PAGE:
Why are Dobbs and Garrett in love with “bold?” Because “bold” is the White House word of choice. Timid fellows, they write what they’re told to.

Needless to say, the National Review has been bowled over too:

NATIONAL REVIEW: Let’s not beat around the bush: The president’s new tax cut is the boldest free-market initiative since 1981, and it deserves the wholehearted support of conservatives…
Don’t worry. It’s going to get it.

THE DUMBEST RESPONSE OF THE WEEK: Was made by Andrea Mitchell on Sunday’s Chris Matthews Show. A pundit noted that the Bush cuts would go in large part to high earners. This deathless exchange ensued:

MATTHEWS: Andrea, the president knew that the criticism would come to him like this, that people would say it was a rich man’s tax cut.


MATTHEWS: Why’d he go ahead and do it against this kind of criticism?

MITCHELL: Well, first of all, it’s smart. And the Democrats look as though they’re what, in favor of tax increases?


Perfect logic! If you aren’t in favor of cutting taxes, that means you’re in favor of raising taxes! No humans—except for your millionaire pundits—ever say things quite so stupid.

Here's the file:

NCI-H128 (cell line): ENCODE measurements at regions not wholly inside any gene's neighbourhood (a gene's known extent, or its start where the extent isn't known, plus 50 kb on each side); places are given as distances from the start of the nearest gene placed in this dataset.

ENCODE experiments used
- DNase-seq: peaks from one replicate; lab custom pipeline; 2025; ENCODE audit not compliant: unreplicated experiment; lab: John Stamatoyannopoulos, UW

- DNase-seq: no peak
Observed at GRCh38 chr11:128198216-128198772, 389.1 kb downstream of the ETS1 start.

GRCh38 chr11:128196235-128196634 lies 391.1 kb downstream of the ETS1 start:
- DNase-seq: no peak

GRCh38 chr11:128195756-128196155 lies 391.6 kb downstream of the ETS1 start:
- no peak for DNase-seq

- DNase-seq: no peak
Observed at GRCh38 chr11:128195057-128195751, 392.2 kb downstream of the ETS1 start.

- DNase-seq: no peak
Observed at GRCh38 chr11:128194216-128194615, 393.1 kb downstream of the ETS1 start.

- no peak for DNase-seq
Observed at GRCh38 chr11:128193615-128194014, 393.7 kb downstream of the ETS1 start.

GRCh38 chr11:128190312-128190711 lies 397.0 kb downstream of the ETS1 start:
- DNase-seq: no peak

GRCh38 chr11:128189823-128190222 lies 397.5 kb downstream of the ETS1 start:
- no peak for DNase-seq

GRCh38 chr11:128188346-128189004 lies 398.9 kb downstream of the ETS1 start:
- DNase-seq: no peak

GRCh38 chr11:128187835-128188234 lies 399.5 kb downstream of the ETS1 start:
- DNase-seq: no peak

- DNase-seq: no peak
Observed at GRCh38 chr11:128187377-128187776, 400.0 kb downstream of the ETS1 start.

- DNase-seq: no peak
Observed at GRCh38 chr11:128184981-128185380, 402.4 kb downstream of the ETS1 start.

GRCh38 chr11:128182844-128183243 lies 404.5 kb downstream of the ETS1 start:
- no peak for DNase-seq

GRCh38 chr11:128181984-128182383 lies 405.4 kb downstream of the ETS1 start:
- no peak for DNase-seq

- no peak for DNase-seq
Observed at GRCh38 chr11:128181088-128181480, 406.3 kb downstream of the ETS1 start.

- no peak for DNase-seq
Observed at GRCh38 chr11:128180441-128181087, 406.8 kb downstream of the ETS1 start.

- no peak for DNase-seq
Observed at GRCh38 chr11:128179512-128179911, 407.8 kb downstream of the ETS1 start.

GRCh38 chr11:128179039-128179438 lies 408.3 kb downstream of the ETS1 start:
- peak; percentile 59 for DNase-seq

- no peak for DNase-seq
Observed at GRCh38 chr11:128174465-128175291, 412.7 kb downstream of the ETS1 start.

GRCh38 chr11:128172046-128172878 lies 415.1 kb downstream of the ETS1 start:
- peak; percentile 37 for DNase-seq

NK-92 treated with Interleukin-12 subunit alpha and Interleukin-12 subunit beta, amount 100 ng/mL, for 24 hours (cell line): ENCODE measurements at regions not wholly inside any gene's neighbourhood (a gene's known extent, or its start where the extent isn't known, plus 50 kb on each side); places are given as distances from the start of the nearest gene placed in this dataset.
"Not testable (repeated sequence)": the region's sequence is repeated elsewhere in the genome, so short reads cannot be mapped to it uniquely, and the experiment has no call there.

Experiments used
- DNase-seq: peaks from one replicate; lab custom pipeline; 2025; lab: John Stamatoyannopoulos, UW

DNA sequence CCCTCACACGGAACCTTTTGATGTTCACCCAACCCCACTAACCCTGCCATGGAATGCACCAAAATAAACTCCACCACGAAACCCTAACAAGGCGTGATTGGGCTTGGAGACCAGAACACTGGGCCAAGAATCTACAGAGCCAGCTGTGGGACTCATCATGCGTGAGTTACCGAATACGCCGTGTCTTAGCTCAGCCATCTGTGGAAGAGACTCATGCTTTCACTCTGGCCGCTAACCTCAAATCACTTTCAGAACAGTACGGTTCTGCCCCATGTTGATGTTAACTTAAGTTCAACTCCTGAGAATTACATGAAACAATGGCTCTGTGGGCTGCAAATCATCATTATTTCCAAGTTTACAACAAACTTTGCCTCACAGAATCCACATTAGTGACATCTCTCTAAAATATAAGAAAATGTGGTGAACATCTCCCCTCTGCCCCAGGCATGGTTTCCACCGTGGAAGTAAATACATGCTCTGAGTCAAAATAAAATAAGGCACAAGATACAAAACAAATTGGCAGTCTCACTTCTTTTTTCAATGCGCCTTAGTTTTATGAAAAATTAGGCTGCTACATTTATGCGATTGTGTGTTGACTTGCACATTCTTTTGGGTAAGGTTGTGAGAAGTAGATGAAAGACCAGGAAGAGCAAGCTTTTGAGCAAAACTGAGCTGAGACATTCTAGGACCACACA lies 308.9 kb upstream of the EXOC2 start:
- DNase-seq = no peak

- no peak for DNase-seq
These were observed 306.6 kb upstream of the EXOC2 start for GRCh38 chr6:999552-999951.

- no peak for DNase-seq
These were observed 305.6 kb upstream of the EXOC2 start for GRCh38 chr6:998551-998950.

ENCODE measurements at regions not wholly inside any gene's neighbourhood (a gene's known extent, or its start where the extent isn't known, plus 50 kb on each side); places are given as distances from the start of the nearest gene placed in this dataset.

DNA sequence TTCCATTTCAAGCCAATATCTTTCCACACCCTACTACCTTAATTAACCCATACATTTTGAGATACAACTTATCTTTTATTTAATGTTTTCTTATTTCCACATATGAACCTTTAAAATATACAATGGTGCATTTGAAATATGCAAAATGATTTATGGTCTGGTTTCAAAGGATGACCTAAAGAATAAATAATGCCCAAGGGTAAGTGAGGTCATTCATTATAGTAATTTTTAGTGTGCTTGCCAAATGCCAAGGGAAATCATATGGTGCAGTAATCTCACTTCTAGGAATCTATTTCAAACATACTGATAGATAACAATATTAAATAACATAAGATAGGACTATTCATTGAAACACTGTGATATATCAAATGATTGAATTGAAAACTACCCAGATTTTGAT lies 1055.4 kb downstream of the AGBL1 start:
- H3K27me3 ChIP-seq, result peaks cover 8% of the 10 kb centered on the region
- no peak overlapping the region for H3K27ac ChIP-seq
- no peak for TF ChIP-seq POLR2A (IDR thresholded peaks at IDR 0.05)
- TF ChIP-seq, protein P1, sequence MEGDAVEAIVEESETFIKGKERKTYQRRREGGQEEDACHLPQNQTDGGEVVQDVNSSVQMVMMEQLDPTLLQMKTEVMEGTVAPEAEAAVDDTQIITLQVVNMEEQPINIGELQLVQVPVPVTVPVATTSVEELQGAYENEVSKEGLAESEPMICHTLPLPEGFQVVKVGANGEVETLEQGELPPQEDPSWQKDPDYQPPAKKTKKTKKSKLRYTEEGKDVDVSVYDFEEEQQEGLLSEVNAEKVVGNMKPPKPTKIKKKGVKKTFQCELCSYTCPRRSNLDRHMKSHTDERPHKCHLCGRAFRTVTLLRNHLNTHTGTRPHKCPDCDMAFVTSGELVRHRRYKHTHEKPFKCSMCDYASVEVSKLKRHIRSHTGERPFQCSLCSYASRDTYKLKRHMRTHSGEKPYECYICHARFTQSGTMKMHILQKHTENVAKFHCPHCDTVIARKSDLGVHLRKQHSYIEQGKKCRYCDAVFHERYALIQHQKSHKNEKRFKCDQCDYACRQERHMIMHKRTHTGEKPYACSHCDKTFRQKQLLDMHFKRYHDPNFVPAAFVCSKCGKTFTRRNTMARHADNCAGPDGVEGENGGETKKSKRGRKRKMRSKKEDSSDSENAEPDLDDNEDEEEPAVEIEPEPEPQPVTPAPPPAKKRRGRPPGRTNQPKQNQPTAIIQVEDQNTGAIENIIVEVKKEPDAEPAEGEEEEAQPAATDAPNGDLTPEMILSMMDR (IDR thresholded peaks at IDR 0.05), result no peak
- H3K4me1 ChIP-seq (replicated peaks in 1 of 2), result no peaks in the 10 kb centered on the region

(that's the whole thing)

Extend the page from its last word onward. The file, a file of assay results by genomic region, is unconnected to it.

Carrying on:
ONE MAN A KING: Being a surgeon gets Bill Frist great press. Earlier this month, the press corps lauded the selfless surgeon for helping victims of a Florida car wreck (not that the selfless Frist called the press corps and told them about it, of course). In last Saturday’s New York Times, Robin Toner noted the fact that Frist’s profession will help him score points about Medicare. She quoted some pique from the other side of the aisle:

TONER: A less amused Democratic strategist in the Senate, grumbling about the “bizarre media fascination” with Dr. Frist’s surgical side, said: “It’s a wonderful profession. He’s done wonderful things for people. But he’s changed professions now.”
Changed professions? Not at the New York Times, he hasn’t. In her article, Toner notes that the selfless sawbones has asked to be referred to as “Dr. Frist.” Thumb through the various ironies lurking inside this paragraph: